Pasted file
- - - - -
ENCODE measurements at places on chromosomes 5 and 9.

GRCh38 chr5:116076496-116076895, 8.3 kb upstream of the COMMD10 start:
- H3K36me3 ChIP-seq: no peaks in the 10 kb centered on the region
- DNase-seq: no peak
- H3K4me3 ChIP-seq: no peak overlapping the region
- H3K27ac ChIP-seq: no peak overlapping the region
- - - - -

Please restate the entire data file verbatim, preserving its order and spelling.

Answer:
ENCODE measurements at places on chromosomes 5 and 9.

GRCh38 chr5:116076496-116076895, 8.3 kb upstream of the COMMD10 start:
- H3K36me3 ChIP-seq: no peaks in the 10 kb centered on the region
- DNase-seq: no peak
- H3K4me3 ChIP-seq: no peak overlapping the region
- H3K27ac ChIP-seq: no peak overlapping the region